[Note: Link to YouTube video showing Capitol spray-paint at bottom of post.]

In her March 18 article, the Washington Post's Brigid Schulte informed readers about why Gathering of Eagles counter-protesters set out to guard the Vietnam War Memorial on March 17 during the scheduled anti-war protests:

At a Jan. 27 antiwar rally, some protesters spray-painted the pavement on a Capitol terrace. Others crowned the Lone Sailor statue at the Navy Memorial on Pennsylvania Avenue with a pink tiara that had "Women for Peace" written across it.

Word of those incidents ricocheted around the Internet.

“That was the real catalyst, right there,” said Navy veteran Larry Bailey. “They showed they were willing to desecrate something that's sacred to the American soul.”

Yet a review of major newspapers in Nexis found few mentions of anarchist anti-war protesters who spray-painted the U.S. Capitol steps in late January. In fact, the New York Times yielded no reporting on the defacement, while the Washington Post only ran a brief item on page B2 three days after the fact.

Here's the 170-word squib from the Post’s Elissa Silverman in the January 30 paper:



The Washington Post highlighted Saturday’s anti-liberation of Iraq protest march to the Pentagon on the front page, splashing a large color photo of a crowd of leftist demonstrators over the headline "4 Years After Start of War, Anger Reigns: Demonstrators Brave Cold to Carry Message to the Pentagon, as Counter-Protesters Battle Back." Counter-demonstrators won an article and two photos of their own in the Post, but Post reporters repeatedly referred to jeering conservatives giving the leftists a battering of abusive comments. The Post used no ideological labels or explained



As is usual and customary, the peaceniks inside the Washington Post offered a second day of protest publicity before Saturday’s radical march to the Pentagon. The story by Steve Vogel and Michael E. Ruane doesn’t dominate the front page of the Metro section as protest coverage did yesterday, but it’s certainly promotional at the very bottom of Metro’s front. The headline is "Rousing, Emotional Start for War Protest."



The Washington Post's reverence for protests -- the leftist ones, that is -- is clearly on display on the front of Friday's Metro section, with advance publicity for a Saturday "peace" march on the Pentagon starring Ramsey Clark, fresh from his unsuccessful defense lawyering for Saddam Hussein.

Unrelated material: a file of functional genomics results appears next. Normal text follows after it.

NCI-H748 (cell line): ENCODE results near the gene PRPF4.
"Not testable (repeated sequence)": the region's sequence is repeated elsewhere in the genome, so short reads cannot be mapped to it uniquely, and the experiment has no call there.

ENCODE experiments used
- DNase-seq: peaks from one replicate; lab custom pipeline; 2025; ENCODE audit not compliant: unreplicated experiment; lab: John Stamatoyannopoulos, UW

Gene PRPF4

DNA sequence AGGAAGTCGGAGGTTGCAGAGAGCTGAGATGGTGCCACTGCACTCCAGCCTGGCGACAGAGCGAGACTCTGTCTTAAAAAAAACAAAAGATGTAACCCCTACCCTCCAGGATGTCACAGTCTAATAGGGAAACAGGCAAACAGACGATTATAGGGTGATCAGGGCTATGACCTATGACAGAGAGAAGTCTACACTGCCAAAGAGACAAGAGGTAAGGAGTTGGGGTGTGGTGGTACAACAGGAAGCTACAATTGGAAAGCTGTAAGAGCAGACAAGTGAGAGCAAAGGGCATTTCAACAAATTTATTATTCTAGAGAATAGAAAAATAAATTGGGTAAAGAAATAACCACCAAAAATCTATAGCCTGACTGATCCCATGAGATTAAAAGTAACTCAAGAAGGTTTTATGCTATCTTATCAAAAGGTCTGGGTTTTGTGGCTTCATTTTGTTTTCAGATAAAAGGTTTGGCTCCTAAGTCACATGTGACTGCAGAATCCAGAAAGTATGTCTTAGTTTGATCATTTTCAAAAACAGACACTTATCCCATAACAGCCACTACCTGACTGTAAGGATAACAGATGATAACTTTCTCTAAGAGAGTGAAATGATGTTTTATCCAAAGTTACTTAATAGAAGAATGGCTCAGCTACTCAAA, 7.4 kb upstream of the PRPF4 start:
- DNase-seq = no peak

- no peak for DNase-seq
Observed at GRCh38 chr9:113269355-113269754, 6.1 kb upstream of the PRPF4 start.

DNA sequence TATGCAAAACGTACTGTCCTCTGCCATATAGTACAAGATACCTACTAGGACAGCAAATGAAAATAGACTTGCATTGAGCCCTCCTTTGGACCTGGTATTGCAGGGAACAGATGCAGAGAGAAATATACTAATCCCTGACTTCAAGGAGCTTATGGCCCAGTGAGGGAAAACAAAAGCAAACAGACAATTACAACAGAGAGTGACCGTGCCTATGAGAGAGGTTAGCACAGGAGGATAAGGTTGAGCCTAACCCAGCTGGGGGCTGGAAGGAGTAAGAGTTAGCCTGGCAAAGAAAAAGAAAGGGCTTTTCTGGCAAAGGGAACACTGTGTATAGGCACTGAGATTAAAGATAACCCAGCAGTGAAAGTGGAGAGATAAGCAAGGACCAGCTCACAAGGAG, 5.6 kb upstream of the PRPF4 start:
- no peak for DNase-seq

On Monday’s "Nightline," the ABC program continued the media’s fascination with the Mayan "spiritual leaders" who protested a recent visit to Guatemala by President Bush. According to anchor Cynthia McFadden, "some say he's angered the gods."



The White House isn't alone in doing advance work for the President's trip to Latin America. Associated Press is already finding negative angles to highlight the Ugly American President's critics. Juan Carlos Llorca writes from Guatemala City:



CBS and 60 Minutes just can't help themselves. They keep letting their anti-military bias show. Case in point, Lara Logan (not exactly a fan of the military) is doing a piece on 60 Minutes this Sunday about Appeals for Redress. You remember Appeals for Redress?



As previously reported on Newsbusters, the mainstream media overlooks fringe groups at anti-war rallies, pro-illegal immigrant rallies, or even extreme anti-American hatred at anti-Bush rallies overseas. However, when it comes to opposition against illegal immigration, the mainstream media tries to connect it to fringe hate groups where ever they can find it.



In her Sunday Ombudsman column in the Washington Post, Deborah Howell sounds more like a journalist's advocate than a reader's advocate, lamenting that reporters draw complaints about covering a protest no matter what:  "Organizers often inflate the number of participants, and there will be complaints no matter how a demonstration is covered or displayed." Howell was also quick to defend the divergence in Post coverage of the March for Life vs.



Ain't technology wunnerful? I mean, it saves all that wear and tear on the VW Mini-Bus, saves the trees that would otherwise be cut down for anti-war signs, the paint, the tye-dying of shirts, the buying of sandals... heck all sorts of things and time can be saved because the World Wide Web has brought technology to leftist activism!

I feel all warm and fuzzy inside.



The View co-hosts continue to spout off their opinions on the air without getting the facts straight. Joy Behar initiated the subject of Saturday’s anti-war rally in Washington, DC on this note:

Joy Behar: "There was a march in Washington against the war this weekend. And the New York Times, which is the paper of record, did not even cover it as far as I could see."



The Washington Post not only felt the need to praise the seriousness and maturity of Jane Fonda. It saw in her attendance at Saturday's Bush-bashing fiesta a "stamp of maturity and seriousness" on the hard left "anti-war" movement as a whole.